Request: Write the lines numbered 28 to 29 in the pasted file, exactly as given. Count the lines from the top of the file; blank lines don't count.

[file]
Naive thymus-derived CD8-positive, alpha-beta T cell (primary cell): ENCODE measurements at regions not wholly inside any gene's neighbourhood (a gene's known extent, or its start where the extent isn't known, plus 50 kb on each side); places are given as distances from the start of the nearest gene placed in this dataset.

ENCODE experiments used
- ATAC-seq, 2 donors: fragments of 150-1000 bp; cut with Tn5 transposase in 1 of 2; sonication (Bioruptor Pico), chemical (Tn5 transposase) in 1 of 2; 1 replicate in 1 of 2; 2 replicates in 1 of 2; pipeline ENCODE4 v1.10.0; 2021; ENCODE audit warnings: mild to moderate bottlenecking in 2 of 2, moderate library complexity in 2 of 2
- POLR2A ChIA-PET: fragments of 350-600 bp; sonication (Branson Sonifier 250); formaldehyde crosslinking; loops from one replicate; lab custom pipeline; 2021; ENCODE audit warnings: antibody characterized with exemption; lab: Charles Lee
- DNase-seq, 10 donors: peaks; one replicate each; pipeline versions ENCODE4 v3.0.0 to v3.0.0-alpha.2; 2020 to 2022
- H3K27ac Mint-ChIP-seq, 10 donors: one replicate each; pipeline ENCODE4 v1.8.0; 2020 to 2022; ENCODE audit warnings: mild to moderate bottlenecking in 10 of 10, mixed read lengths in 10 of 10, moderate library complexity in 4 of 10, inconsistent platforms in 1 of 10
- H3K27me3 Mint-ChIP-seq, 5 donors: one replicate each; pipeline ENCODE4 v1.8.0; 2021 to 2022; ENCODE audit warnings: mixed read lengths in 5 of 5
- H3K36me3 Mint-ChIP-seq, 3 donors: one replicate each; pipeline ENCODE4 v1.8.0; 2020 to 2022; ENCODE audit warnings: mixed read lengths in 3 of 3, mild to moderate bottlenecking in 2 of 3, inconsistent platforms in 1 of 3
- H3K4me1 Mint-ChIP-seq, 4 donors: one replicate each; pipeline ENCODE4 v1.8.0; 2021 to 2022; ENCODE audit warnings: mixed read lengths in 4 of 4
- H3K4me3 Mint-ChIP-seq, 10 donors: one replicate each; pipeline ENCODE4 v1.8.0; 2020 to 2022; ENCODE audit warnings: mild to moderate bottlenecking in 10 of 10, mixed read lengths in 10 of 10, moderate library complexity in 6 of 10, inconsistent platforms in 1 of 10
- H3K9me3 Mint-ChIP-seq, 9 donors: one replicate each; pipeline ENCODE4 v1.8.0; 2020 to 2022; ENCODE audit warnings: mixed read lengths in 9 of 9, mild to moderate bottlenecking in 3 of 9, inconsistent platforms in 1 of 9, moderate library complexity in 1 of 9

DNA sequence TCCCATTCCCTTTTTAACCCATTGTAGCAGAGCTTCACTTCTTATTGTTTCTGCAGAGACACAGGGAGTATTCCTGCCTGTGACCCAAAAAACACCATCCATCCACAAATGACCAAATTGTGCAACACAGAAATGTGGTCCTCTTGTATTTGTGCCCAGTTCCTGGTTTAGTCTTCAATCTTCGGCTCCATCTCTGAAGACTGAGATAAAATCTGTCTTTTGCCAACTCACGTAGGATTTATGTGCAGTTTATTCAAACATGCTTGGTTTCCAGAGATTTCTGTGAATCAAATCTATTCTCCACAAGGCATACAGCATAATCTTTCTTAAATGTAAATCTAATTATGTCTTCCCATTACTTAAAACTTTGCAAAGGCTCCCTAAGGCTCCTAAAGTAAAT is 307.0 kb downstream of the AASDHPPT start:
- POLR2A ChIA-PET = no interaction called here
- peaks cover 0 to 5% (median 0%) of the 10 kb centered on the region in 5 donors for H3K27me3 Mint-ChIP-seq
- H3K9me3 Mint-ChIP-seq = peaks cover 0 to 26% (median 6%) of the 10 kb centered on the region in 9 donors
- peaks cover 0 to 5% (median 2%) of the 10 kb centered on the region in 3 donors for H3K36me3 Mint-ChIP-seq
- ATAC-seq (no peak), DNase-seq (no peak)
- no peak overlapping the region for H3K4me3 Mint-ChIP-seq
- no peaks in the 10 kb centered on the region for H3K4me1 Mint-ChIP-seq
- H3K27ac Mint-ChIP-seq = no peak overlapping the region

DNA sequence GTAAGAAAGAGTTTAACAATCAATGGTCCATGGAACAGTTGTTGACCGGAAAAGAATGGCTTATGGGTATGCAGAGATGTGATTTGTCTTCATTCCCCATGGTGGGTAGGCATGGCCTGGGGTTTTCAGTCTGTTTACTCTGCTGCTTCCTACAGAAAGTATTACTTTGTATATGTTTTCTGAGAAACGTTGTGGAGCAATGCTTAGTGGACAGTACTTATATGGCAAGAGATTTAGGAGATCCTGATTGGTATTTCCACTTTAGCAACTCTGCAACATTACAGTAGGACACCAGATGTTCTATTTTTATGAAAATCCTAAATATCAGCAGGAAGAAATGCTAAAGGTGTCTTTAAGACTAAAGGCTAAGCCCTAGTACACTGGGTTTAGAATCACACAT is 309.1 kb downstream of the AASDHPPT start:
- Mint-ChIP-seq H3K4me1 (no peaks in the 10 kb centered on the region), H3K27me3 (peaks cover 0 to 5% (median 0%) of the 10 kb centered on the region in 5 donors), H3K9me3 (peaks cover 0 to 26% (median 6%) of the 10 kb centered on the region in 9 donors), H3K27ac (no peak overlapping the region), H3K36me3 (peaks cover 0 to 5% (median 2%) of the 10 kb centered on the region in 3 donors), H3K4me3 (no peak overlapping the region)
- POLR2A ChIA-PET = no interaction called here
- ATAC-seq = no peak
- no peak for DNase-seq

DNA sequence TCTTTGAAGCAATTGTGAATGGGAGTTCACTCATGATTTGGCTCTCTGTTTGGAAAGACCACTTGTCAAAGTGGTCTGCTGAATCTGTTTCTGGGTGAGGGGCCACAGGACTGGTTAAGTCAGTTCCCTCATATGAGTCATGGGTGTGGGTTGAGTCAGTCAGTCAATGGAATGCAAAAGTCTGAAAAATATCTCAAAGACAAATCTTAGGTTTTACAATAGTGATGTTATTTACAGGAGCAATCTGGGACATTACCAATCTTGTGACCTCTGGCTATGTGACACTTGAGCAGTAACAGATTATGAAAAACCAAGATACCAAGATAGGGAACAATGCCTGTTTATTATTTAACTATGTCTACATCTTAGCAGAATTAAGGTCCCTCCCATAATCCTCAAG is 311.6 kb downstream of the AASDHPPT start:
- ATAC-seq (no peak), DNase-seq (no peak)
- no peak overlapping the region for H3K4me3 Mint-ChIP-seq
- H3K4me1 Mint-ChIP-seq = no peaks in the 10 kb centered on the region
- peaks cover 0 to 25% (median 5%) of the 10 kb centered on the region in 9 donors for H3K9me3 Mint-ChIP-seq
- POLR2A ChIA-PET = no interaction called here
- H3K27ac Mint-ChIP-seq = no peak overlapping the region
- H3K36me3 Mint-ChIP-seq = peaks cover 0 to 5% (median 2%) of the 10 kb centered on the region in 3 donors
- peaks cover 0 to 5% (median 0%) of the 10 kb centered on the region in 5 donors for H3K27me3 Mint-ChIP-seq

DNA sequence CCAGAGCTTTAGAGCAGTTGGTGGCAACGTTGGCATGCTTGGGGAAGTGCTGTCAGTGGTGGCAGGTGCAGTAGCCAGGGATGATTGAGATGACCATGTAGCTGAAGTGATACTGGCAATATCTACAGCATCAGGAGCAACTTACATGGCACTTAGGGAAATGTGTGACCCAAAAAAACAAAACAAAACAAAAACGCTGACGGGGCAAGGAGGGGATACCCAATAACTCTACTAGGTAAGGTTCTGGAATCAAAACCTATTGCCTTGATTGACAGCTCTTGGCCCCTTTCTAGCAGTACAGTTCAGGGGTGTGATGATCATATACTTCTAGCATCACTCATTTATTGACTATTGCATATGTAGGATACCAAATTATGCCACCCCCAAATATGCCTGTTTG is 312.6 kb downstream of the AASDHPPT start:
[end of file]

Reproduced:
- no peak overlapping the region for H3K4me3 Mint-ChIP-seq
- H3K4me1 Mint-ChIP-seq = no peaks in the 10 kb centered on the region